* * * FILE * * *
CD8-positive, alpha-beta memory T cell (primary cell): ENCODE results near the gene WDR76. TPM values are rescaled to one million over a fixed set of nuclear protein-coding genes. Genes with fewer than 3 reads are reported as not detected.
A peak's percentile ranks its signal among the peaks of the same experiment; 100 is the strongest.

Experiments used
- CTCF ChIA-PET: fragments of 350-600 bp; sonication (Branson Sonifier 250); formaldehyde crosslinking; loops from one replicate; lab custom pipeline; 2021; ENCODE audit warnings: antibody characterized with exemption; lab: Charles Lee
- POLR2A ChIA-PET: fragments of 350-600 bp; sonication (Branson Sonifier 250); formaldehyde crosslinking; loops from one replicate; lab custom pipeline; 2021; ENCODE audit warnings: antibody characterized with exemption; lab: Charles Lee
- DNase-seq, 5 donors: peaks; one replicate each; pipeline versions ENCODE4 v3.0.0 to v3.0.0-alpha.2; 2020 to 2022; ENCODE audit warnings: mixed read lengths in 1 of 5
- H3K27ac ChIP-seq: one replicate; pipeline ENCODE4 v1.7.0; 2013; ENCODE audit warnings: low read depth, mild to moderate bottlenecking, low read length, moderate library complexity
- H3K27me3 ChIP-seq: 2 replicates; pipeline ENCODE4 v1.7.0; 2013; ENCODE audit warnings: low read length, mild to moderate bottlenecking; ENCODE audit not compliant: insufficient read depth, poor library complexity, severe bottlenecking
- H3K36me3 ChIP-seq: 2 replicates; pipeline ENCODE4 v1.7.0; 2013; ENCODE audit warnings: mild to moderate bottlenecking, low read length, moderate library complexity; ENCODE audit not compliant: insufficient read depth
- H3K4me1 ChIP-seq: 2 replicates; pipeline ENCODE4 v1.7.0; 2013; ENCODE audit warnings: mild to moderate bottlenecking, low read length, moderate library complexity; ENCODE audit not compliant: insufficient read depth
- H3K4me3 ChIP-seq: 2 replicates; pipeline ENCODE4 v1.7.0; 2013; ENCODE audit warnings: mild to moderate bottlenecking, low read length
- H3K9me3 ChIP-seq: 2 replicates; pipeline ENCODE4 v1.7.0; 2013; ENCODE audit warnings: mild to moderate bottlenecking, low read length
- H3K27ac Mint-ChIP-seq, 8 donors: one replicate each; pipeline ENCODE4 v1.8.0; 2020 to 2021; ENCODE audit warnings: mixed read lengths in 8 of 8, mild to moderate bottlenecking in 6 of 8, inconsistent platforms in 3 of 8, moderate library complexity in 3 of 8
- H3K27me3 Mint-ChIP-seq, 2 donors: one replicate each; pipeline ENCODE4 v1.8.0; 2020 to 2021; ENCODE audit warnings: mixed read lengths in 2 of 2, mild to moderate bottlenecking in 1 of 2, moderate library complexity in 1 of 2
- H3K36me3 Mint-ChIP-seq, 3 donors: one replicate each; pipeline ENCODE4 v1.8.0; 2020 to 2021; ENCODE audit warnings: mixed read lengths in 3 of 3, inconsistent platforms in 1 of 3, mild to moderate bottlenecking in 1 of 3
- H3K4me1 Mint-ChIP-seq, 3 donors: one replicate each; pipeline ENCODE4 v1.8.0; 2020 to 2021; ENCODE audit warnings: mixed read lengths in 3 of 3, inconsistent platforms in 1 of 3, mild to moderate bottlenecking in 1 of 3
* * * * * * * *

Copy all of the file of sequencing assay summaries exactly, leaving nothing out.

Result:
CD8-positive, alpha-beta memory T cell (primary cell): ENCODE results near the gene WDR76. TPM values are rescaled to one million over a fixed set of nuclear protein-coding genes. Genes with fewer than 3 reads are reported as not detected.
A peak's percentile ranks its signal among the peaks of the same experiment; 100 is the strongest.

Experiments used
- CTCF ChIA-PET: fragments of 350-600 bp; sonication (Branson Sonifier 250); formaldehyde crosslinking; loops from one replicate; lab custom pipeline; 2021; ENCODE audit warnings: antibody characterized with exemption; lab: Charles Lee
- POLR2A ChIA-PET: fragments of 350-600 bp; sonication (Branson Sonifier 250); formaldehyde crosslinking; loops from one replicate; lab custom pipeline; 2021; ENCODE audit warnings: antibody characterized with exemption; lab: Charles Lee
- DNase-seq, 5 donors: peaks; one replicate each; pipeline versions ENCODE4 v3.0.0 to v3.0.0-alpha.2; 2020 to 2022; ENCODE audit warnings: mixed read lengths in 1 of 5
- H3K27ac ChIP-seq: one replicate; pipeline ENCODE4 v1.7.0; 2013; ENCODE audit warnings: low read depth, mild to moderate bottlenecking, low read length, moderate library complexity
- H3K27me3 ChIP-seq: 2 replicates; pipeline ENCODE4 v1.7.0; 2013; ENCODE audit warnings: low read length, mild to moderate bottlenecking; ENCODE audit not compliant: insufficient read depth, poor library complexity, severe bottlenecking
- H3K36me3 ChIP-seq: 2 replicates; pipeline ENCODE4 v1.7.0; 2013; ENCODE audit warnings: mild to moderate bottlenecking, low read length, moderate library complexity; ENCODE audit not compliant: insufficient read depth
- H3K4me1 ChIP-seq: 2 replicates; pipeline ENCODE4 v1.7.0; 2013; ENCODE audit warnings: mild to moderate bottlenecking, low read length, moderate library complexity; ENCODE audit not compliant: insufficient read depth
- H3K4me3 ChIP-seq: 2 replicates; pipeline ENCODE4 v1.7.0; 2013; ENCODE audit warnings: mild to moderate bottlenecking, low read length
- H3K9me3 ChIP-seq: 2 replicates; pipeline ENCODE4 v1.7.0; 2013; ENCODE audit warnings: mild to moderate bottlenecking, low read length
- H3K27ac Mint-ChIP-seq, 8 donors: one replicate each; pipeline ENCODE4 v1.8.0; 2020 to 2021; ENCODE audit warnings: mixed read lengths in 8 of 8, mild to moderate bottlenecking in 6 of 8, inconsistent platforms in 3 of 8, moderate library complexity in 3 of 8
- H3K27me3 Mint-ChIP-seq, 2 donors: one replicate each; pipeline ENCODE4 v1.8.0; 2020 to 2021; ENCODE audit warnings: mixed read lengths in 2 of 2, mild to moderate bottlenecking in 1 of 2, moderate library complexity in 1 of 2
- H3K36me3 Mint-ChIP-seq, 3 donors: one replicate each; pipeline ENCODE4 v1.8.0; 2020 to 2021; ENCODE audit warnings: mixed read lengths in 3 of 3, inconsistent platforms in 1 of 3, mild to moderate bottlenecking in 1 of 3
- H3K4me1 Mint-ChIP-seq, 3 donors: one replicate each; pipeline ENCODE4 v1.8.0; 2020 to 2021; ENCODE audit warnings: mixed read lengths in 3 of 3, inconsistent platforms in 1 of 3, mild to moderate bottlenecking in 1 of 3